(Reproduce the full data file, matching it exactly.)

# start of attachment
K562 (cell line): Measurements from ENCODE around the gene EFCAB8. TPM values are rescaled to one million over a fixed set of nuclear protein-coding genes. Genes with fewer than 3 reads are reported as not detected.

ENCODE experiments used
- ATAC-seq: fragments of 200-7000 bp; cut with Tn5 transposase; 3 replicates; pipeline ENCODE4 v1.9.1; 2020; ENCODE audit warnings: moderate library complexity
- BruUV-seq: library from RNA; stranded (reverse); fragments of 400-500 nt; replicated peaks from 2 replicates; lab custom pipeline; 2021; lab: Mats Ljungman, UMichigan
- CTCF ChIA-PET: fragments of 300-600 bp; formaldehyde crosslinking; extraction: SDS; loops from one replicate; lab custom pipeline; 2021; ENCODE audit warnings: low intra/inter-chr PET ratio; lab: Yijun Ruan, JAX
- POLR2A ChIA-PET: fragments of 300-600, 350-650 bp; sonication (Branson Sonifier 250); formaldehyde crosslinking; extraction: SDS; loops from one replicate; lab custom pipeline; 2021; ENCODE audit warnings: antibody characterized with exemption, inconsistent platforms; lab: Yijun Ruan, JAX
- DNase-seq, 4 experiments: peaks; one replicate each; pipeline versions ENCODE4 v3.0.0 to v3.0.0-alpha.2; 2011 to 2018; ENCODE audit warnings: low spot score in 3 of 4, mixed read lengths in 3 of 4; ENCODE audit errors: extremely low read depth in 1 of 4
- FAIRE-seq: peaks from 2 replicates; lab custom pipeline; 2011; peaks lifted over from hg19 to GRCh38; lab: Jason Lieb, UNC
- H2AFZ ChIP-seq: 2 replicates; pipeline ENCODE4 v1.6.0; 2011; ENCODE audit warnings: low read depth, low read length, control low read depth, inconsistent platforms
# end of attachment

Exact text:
K562 (cell line): Measurements from ENCODE around the gene EFCAB8. TPM values are rescaled to one million over a fixed set of nuclear protein-coding genes. Genes with fewer than 3 reads are reported as not detected.

ENCODE experiments used
- ATAC-seq: fragments of 200-7000 bp; cut with Tn5 transposase; 3 replicates; pipeline ENCODE4 v1.9.1; 2020; ENCODE audit warnings: moderate library complexity
- BruUV-seq: library from RNA; stranded (reverse); fragments of 400-500 nt; replicated peaks from 2 replicates; lab custom pipeline; 2021; lab: Mats Ljungman, UMichigan
- CTCF ChIA-PET: fragments of 300-600 bp; formaldehyde crosslinking; extraction: SDS; loops from one replicate; lab custom pipeline; 2021; ENCODE audit warnings: low intra/inter-chr PET ratio; lab: Yijun Ruan, JAX
- POLR2A ChIA-PET: fragments of 300-600, 350-650 bp; sonication (Branson Sonifier 250); formaldehyde crosslinking; extraction: SDS; loops from one replicate; lab custom pipeline; 2021; ENCODE audit warnings: antibody characterized with exemption, inconsistent platforms; lab: Yijun Ruan, JAX
- DNase-seq, 4 experiments: peaks; one replicate each; pipeline versions ENCODE4 v3.0.0 to v3.0.0-alpha.2; 2011 to 2018; ENCODE audit warnings: low spot score in 3 of 4, mixed read lengths in 3 of 4; ENCODE audit errors: extremely low read depth in 1 of 4
- FAIRE-seq: peaks from 2 replicates; lab custom pipeline; 2011; peaks lifted over from hg19 to GRCh38; lab: Jason Lieb, UNC
- H2AFZ ChIP-seq: 2 replicates; pipeline ENCODE4 v1.6.0; 2011; ENCODE audit warnings: low read depth, low read length, control low read depth, inconsistent platforms